“We have to recognize that some of these people experiencing PTSD are going through it, because of what’s going on in society and having these images on social media plays a role in that.”—Ayanna Miller-Smith

As a college focused on justice issues, how does your research help move the needle forward on justice issues?
My bigger argument for this research is that real trauma present in a community affects the way that they interact with law enforcement. When we try to talk about community policing, police citizen interactions and moving forward in a positive light, we have to recognize that some of these people experiencing PTSD are going through it, because of what’s going on in society and having these images on social media plays a role in that. I often hear stories about someone who got shot, and people ask ‘Why did he run?’ Well, people run because they’re scared of those who are supposed to protect them. For me, it's about moving forward and recognizing when there may be trauma present in certain communities and prompting law enforcement to change the way they interact with these communities. You can’t have community policing if there’s no trust. You can’t have trust if there’s trauma.

Five years from now, where do you see yourself?
In five years, I see myself completing a Ph.D. program in Criminology and Justice Policy from Northeastern University, where I will be attending in the fall. I’ll possibly be on my way to becoming a professor and conducting research that’ll influence policy within the criminal justice context. When I went to Northeastern, it automatically felt like a right fit and they are a big believer in participatory action research. I’m very much invested in having communities involved in the research that is done on them, because sometimes, people go into a community, do the research and then they leave. Coming from an underprivileged community in Brooklyn, New York, it’s important for me to relate to the community that I will be researching, especially since my mom is a correctional officer and my brother, is a product of the school-to-prison pipeline.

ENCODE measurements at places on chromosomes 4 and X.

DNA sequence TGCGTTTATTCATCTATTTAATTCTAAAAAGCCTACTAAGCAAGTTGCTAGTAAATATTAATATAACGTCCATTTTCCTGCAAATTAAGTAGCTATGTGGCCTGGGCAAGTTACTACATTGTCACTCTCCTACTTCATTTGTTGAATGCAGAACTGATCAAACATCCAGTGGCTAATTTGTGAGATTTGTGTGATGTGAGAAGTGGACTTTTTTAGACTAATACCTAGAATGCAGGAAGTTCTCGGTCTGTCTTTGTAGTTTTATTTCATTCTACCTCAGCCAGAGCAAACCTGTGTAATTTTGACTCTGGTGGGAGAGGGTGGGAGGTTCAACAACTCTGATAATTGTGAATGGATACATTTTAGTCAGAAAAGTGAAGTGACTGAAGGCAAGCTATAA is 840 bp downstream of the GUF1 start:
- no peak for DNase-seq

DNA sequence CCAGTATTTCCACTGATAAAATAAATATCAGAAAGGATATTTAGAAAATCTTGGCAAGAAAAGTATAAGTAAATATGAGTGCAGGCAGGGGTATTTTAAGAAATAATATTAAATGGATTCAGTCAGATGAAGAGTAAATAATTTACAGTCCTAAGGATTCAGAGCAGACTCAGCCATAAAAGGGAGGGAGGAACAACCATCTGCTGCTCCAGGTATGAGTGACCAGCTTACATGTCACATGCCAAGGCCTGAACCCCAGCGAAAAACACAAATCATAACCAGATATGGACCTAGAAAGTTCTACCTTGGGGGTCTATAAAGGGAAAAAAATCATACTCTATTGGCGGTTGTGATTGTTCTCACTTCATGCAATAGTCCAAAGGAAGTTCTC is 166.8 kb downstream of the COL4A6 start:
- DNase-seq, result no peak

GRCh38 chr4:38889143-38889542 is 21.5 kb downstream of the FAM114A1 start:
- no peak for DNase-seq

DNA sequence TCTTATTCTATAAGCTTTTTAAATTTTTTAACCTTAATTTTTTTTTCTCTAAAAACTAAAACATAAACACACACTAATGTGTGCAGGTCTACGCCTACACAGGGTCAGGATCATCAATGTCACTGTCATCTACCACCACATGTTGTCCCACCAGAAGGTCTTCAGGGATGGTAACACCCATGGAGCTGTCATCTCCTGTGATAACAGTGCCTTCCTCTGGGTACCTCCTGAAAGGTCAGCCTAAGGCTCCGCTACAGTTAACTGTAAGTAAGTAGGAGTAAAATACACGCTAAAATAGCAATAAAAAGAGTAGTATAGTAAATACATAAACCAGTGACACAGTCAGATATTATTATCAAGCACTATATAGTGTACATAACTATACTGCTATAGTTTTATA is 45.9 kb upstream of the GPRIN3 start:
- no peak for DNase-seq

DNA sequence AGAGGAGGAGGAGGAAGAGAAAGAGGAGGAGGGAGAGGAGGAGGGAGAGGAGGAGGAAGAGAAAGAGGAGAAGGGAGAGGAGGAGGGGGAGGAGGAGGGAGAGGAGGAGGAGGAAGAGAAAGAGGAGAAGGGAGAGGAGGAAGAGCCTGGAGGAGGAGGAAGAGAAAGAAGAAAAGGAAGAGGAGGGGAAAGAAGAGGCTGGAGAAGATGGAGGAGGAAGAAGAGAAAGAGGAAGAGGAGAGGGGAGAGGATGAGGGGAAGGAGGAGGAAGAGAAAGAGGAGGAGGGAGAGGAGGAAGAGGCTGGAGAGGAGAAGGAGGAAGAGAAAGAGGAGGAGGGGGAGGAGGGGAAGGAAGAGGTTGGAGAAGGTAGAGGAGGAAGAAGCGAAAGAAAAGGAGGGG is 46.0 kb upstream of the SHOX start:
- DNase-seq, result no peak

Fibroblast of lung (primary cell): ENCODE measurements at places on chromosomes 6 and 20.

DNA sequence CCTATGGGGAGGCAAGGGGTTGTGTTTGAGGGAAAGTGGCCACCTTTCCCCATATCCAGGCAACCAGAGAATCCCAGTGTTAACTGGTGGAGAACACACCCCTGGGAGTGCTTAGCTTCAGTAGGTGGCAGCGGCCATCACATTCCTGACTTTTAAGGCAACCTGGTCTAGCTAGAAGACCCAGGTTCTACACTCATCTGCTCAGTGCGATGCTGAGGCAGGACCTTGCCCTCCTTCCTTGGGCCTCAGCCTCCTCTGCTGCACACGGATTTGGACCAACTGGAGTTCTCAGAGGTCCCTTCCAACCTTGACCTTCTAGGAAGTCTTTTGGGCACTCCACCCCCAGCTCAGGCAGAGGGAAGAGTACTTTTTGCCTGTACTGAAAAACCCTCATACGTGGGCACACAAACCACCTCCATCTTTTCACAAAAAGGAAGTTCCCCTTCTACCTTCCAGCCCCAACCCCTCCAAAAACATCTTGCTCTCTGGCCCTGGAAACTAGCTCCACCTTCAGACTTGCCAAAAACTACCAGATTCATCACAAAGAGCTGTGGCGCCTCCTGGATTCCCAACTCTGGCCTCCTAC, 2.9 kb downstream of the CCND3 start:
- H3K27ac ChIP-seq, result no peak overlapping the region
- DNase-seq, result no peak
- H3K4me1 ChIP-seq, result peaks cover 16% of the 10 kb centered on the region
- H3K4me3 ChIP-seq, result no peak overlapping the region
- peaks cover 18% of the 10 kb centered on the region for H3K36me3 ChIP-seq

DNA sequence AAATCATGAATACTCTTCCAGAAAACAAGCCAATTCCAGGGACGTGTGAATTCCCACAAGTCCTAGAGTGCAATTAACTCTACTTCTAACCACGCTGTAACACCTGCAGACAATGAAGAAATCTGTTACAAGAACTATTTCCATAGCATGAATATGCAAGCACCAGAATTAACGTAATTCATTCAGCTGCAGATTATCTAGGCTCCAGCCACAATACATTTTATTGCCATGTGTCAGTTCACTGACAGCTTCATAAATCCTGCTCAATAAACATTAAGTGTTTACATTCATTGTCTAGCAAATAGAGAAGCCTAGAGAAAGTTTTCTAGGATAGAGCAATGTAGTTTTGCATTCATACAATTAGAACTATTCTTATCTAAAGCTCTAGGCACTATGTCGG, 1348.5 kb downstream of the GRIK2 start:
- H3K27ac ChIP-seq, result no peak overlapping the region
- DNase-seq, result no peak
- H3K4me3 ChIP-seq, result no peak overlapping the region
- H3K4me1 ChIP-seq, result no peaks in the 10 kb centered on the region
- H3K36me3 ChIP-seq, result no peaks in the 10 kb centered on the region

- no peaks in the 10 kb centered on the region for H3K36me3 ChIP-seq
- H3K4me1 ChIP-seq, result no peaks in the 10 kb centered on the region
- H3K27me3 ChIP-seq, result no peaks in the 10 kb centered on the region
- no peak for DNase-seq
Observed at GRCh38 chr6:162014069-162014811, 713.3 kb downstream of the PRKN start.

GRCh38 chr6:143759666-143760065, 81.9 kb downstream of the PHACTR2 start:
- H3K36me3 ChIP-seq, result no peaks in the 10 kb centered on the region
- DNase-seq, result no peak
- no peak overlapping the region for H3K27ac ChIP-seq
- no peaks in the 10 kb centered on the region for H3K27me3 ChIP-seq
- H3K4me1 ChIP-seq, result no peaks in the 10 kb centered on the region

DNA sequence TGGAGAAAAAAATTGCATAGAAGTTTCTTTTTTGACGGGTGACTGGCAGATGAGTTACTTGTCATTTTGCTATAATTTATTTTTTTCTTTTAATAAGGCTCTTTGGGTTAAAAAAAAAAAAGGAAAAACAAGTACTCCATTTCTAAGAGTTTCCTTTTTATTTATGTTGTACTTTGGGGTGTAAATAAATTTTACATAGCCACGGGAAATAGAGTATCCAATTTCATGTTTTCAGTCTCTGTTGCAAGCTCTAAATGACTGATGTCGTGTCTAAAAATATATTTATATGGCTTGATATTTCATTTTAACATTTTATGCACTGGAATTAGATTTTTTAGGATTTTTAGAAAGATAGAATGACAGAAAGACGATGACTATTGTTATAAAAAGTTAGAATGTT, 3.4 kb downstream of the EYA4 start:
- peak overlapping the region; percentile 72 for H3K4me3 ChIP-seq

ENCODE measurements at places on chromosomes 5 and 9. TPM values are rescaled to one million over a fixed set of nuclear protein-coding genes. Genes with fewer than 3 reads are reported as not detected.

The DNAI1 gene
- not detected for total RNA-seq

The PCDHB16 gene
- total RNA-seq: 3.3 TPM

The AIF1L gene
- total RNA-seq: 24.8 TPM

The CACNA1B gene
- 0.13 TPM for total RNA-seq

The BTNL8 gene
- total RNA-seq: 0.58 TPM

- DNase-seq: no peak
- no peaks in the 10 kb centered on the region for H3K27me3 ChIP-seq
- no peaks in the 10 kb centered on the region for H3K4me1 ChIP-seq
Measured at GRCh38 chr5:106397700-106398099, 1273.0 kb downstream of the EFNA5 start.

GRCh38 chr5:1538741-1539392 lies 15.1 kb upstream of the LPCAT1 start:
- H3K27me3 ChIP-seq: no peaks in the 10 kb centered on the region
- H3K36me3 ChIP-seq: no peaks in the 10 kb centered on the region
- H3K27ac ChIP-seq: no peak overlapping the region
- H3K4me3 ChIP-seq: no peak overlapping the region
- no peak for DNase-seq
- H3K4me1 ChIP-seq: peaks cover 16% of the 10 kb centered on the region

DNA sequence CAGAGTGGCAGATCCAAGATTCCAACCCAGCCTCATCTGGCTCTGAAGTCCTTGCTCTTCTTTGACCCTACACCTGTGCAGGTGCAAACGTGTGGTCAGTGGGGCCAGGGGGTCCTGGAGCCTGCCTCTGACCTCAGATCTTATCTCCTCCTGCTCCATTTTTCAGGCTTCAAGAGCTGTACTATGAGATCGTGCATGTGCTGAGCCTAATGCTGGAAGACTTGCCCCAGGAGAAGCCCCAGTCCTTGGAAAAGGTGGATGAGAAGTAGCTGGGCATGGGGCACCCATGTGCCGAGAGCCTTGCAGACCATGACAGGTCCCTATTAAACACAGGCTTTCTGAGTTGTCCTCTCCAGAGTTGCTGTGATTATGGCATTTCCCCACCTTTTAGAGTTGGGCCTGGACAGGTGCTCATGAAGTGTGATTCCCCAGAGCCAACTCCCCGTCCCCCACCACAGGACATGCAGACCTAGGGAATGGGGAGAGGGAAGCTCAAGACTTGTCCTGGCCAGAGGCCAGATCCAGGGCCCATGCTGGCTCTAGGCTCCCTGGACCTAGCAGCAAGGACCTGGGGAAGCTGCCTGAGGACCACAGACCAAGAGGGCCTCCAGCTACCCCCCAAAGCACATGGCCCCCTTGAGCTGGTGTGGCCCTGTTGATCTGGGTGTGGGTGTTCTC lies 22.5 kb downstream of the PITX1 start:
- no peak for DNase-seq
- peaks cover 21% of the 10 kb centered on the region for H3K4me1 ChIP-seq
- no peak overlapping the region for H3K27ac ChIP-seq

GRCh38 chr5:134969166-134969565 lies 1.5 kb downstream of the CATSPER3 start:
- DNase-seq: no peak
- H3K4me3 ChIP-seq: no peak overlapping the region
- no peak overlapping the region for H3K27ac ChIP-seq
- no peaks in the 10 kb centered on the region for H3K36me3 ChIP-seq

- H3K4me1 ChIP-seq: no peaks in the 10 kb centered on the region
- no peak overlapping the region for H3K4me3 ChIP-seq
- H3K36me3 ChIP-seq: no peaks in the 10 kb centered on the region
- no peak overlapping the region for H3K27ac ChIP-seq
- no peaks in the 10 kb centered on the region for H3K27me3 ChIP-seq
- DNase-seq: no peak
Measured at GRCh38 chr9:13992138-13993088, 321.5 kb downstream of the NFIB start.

Having a parent in law enforcement, the argument is that you want them to do whatever they need to do to come home. But at the same time, I want my brother to be okay where he's at. Growing up, I’ve always had this dual perspective of the criminal justice system. Because I’ve had this experience, it has shaped not only my research, but the way I look at things and what I want to do with my future. If I could keep researching and mentoring students to continue the pipeline of students of color into graduate school, I’ll be happy.

“Coming from an underprivileged community in Brooklyn, New York, it’s important for me to relate to the community that I will be researching.”—Ayanna Miller-Smith

Finish this sentence for me: Without John Jay...
I would not have had these opportunities prepare me for my future career. I transferred here from Howard University and I tell people all the time that I got what I needed from Howard, identity and culture wise. By the time I got to John Jay, it was time to get to business and figure out what I wanted to do. This is where I got all my internships, did research, and figured out what I wanted to do. Without John Jay, I wouldn’t have figured out that I have a love for research, and been able to apply it to the niche that I wanted to apply it to, which is mostly policing, psychology, corrections, and reentry.